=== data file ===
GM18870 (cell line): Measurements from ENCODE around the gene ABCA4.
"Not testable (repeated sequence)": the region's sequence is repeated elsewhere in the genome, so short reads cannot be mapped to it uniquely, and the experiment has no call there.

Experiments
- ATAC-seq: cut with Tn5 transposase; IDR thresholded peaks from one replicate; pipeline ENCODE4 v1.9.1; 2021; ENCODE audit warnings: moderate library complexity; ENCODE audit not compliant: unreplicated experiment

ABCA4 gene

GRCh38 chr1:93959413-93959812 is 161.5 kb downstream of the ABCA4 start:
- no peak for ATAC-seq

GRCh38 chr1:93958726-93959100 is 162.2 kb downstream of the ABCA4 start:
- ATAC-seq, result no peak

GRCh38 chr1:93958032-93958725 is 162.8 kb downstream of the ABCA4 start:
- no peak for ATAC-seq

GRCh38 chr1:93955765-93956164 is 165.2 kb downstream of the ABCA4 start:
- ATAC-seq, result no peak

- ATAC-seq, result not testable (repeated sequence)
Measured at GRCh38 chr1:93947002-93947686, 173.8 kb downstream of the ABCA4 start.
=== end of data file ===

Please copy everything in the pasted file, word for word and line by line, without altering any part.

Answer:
GM18870 (cell line): Measurements from ENCODE around the gene ABCA4.
"Not testable (repeated sequence)": the region's sequence is repeated elsewhere in the genome, so short reads cannot be mapped to it uniquely, and the experiment has no call there.

Experiments
- ATAC-seq: cut with Tn5 transposase; IDR thresholded peaks from one replicate; pipeline ENCODE4 v1.9.1; 2021; ENCODE audit warnings: moderate library complexity; ENCODE audit not compliant: unreplicated experiment

ABCA4 gene

GRCh38 chr1:93959413-93959812 is 161.5 kb downstream of the ABCA4 start:
- no peak for ATAC-seq

GRCh38 chr1:93958726-93959100 is 162.2 kb downstream of the ABCA4 start:
- ATAC-seq, result no peak

GRCh38 chr1:93958032-93958725 is 162.8 kb downstream of the ABCA4 start:
- no peak for ATAC-seq

GRCh38 chr1:93955765-93956164 is 165.2 kb downstream of the ABCA4 start:
- ATAC-seq, result no peak

- ATAC-seq, result not testable (repeated sequence)
Measured at GRCh38 chr1:93947002-93947686, 173.8 kb downstream of the ABCA4 start.